According to the GFS Reanalysis 500MB charts as well as 500-1000mb thickness, from December 12z 19th, 1990 event, GFS 500MB heights were 513dm along the OR/WA border. The 00z 20 GFS had 515dm at the corners of CA, NV, OR.   By 12Z on the 20th, 500MB Heights were 518mb, so you can seen, there was very little modification that occurred on upper low pressure systems track SE.  According to the 500mb-1000mb thicknesses the morning of the 20th, the thicknesses were indicated to be about 516 just on the west side of the crest near Mammoth Mt.  I recall the thicknesses of 511 near Mammoth AP on the Nested Grid model (NGM). The high temperature that day was 6 degrees and the low at my home, then on Ridgecrest Dr was -12F. I did go down to the Forest Service recording site, east of the corner of Old Mammoth Rd and Main Street later that night of the 20th. I Peered into the instrument shelter, and it showed   -23F below 0.   This is the coldest temp I have experienced in nearly 40 years, living up here. It gave me a new meaning of cold.  The days that followed, were highlighted by frozen pipes all over town as well as all over the Eastern Sierra. When the weather warmed up, flooding from broken pipes were common.  PS. Even Bishop CA got down to -8 a few mornings after and Bridgeport was colder than -30F as I recall. PPS; it was the coldest Night of Lights, then at the Main Lodge, before it was moved to Canyon Lodge. (Fireworks show)

Although it is very early in the forecast game, the forecast progs are not as cold with this system as the Dec, 1990 pattern “at this time”…  Nevertheless, any extended period of below freezing temps, day and night for 5 to 7 days can create a big problem in town.

Another possibility; It is possible that this cold upper low digs west off shore. Unless that happens off the Northern CA coast, A major storm would be likely well to the south of us.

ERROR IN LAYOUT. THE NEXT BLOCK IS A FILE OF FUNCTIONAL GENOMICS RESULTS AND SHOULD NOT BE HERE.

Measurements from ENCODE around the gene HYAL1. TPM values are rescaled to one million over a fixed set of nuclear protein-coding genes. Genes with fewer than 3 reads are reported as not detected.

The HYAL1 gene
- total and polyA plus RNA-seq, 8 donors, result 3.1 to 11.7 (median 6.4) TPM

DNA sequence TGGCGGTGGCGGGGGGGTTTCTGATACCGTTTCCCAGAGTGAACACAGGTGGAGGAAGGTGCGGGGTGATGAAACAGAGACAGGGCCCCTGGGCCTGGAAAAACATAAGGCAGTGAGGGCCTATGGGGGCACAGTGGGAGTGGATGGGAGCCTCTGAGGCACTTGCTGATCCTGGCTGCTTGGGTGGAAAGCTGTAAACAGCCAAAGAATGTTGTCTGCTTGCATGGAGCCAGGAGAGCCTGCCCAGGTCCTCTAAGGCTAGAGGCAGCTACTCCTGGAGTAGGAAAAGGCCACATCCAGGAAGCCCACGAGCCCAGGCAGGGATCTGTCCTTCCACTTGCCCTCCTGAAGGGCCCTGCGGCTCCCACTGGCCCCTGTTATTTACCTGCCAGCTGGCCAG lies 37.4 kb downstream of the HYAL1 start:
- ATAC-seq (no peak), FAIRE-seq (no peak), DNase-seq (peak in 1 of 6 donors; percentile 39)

Peak of warm up in process with Thursday into Friday AM with highest Freezing levels…..Upper West Coast Ridge will begin discontinuous retrogression next week with some interesting possibilities over the next few weeks…..

For the Eastern Sierra, this pattern is still dry for the remaining time of this week, however, there will still be reasons to watch the skies over the next few nights.  The Gemini meteors will be flying tonight through Friday night with the peak of the meteor shower Wednesday night into early Thursday morning.  I guess if there is any consolation about this dry spell, it will be a spectacular night time display with up to 120 meteors per hour possible. This will be the best display of the year as the Summertime Presides meteor shower was hampered by a bright moon. The weather under the mega ridge will be cloudless. Calm winds and temperatures while still cold in the upper elevations, will be seasonably mild for this time of the year. This will make for very good viewing conditions. Constellation Gemini rises during the evening hours in the NE and is high in the sky at 2:00AM Thursday. Meteors will begin flying Wednesday mid-evening from the NE and then in all direction once Gemini is high in the sky at 2:00AM in all directions.  A small crescent moon will begin rising at 3:35AM.


The upper ridge remains in control……The Forecast still includes a warm up through Thursday and possibly Friday. Highs in the upper 50s Thursday and Friday with lows in the 20s to low 30s in the village.  WInds in town will be calm at least through Friday afternoon.

Here is the latest thinking from the Dweebs today Tuesday;